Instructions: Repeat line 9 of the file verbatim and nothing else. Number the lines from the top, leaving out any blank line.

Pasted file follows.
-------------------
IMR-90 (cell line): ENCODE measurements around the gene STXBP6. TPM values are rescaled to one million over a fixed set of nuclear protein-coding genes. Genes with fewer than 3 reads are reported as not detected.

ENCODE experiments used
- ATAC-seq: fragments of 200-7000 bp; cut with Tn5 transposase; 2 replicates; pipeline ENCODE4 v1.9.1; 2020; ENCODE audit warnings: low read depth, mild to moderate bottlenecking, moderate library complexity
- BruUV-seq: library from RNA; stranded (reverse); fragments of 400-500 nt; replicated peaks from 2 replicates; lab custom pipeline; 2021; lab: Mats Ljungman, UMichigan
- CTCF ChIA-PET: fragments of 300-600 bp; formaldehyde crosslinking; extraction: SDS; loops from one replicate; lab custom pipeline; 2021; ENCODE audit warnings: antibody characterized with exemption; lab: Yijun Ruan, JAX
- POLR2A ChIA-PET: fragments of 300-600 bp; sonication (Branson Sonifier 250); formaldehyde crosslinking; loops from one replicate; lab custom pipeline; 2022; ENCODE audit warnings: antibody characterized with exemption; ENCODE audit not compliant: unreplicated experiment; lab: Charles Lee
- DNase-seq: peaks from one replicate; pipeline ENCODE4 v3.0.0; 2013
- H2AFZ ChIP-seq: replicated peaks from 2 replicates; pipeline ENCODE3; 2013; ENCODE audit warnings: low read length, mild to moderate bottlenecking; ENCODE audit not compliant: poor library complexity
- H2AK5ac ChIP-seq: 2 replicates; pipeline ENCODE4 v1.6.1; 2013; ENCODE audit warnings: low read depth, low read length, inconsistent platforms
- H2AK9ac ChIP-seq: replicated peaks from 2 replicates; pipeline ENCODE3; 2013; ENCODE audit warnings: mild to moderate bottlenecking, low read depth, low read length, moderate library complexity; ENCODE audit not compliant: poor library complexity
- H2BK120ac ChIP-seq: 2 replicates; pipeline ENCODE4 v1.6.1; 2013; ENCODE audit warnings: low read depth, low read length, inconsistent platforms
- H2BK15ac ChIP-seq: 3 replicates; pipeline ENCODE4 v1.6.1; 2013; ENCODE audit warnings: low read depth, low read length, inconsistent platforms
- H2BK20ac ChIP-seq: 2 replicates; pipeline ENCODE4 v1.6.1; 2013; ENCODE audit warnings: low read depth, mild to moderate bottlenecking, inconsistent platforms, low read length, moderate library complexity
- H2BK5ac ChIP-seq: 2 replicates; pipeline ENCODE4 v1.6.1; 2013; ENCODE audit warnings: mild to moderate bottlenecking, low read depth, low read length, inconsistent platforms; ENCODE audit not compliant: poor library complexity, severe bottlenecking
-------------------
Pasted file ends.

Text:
- H2AK5ac ChIP-seq: 2 replicates; pipeline ENCODE4 v1.6.1; 2013; ENCODE audit warnings: low read depth, low read length, inconsistent platforms